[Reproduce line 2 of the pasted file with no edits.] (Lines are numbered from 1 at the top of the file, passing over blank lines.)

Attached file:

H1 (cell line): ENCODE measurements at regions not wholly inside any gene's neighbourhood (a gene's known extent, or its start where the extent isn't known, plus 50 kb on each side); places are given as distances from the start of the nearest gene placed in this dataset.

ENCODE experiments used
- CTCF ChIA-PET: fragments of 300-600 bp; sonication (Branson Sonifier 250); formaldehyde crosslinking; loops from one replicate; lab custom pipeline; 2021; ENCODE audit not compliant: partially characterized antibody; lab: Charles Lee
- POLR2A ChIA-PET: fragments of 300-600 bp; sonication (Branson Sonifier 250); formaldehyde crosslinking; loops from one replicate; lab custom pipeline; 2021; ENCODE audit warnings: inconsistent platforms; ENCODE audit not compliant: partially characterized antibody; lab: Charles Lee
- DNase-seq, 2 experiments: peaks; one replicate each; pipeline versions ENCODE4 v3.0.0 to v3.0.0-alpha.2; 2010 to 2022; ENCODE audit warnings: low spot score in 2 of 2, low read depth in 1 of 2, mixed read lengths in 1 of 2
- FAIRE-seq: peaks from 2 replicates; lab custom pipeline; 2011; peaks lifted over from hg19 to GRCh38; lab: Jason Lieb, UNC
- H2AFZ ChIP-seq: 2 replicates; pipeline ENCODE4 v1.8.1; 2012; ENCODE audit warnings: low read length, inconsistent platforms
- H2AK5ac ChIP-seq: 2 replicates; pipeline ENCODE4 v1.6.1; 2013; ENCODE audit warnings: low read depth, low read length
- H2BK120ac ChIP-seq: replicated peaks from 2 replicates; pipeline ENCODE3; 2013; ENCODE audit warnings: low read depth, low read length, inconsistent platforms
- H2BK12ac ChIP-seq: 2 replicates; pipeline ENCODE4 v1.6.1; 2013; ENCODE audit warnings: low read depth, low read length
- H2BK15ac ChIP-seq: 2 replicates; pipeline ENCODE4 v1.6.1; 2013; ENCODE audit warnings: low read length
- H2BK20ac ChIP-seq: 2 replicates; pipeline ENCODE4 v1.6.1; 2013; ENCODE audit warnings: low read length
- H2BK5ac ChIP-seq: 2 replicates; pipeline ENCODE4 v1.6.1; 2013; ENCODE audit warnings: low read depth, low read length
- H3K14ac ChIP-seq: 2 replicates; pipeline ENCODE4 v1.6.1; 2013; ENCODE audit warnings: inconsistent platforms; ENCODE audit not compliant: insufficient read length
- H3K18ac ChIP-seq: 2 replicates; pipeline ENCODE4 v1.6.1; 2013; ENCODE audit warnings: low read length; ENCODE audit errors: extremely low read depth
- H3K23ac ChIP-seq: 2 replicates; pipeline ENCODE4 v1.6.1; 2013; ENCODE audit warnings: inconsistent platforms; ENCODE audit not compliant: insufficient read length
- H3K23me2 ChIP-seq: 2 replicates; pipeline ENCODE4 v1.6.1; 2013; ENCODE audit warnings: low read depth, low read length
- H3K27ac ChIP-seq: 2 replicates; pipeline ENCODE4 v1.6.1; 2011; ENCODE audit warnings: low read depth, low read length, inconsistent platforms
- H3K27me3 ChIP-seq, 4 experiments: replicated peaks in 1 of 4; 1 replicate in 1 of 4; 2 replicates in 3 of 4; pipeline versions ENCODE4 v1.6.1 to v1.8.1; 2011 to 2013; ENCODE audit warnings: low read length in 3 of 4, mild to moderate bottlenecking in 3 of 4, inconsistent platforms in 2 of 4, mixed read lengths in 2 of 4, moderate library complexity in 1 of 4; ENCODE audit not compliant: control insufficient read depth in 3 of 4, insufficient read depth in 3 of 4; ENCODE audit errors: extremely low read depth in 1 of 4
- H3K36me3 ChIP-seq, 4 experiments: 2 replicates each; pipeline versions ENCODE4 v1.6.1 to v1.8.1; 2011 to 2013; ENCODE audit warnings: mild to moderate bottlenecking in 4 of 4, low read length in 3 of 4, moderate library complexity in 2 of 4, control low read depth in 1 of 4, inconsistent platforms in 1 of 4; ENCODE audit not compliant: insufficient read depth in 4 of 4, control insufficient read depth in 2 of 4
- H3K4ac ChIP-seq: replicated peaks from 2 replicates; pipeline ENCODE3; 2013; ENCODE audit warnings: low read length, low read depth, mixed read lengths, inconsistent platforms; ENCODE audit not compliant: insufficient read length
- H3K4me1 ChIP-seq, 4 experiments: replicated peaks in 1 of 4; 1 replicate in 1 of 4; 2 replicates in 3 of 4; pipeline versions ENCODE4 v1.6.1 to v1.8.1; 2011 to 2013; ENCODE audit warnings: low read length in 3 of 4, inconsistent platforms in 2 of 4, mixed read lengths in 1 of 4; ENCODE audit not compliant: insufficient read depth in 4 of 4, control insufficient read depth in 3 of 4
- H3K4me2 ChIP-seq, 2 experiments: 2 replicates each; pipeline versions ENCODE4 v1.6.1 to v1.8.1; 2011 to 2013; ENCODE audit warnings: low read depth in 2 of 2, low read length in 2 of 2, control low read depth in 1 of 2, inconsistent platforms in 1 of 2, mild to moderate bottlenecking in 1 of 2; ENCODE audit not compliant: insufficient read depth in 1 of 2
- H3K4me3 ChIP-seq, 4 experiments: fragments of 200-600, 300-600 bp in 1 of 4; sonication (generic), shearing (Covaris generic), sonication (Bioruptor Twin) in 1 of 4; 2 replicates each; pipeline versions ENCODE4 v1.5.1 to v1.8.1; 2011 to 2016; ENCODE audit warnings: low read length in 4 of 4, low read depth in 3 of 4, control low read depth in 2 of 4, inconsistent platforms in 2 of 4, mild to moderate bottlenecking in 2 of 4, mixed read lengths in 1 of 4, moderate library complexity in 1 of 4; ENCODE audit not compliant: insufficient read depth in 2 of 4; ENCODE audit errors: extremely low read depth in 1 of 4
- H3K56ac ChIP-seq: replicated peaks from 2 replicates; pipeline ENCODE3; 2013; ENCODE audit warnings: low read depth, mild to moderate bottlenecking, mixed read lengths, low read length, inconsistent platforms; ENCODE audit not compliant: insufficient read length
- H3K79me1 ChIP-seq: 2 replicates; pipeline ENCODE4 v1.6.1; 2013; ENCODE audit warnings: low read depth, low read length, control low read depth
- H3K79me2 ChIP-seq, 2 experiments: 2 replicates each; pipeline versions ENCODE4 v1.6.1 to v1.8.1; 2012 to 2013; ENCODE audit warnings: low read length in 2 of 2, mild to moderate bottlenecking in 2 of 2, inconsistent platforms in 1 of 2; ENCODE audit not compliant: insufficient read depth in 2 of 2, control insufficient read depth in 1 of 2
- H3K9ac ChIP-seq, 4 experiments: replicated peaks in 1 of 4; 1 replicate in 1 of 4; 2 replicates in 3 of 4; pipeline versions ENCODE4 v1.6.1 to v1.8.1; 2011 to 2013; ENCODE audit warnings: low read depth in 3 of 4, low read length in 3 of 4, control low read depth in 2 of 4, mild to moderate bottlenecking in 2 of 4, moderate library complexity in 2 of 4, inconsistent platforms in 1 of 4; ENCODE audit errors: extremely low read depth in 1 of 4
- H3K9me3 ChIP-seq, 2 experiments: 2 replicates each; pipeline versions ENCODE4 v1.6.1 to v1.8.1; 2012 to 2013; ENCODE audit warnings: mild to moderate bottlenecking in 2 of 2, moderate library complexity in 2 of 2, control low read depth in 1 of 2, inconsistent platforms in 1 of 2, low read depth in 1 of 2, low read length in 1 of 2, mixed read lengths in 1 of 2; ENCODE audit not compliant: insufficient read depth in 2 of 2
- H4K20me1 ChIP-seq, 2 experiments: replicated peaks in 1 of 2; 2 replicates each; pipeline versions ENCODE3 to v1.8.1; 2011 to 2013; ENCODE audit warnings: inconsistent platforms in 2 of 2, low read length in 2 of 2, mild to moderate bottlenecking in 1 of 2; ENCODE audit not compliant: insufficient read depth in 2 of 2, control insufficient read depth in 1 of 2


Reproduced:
ENCODE experiments used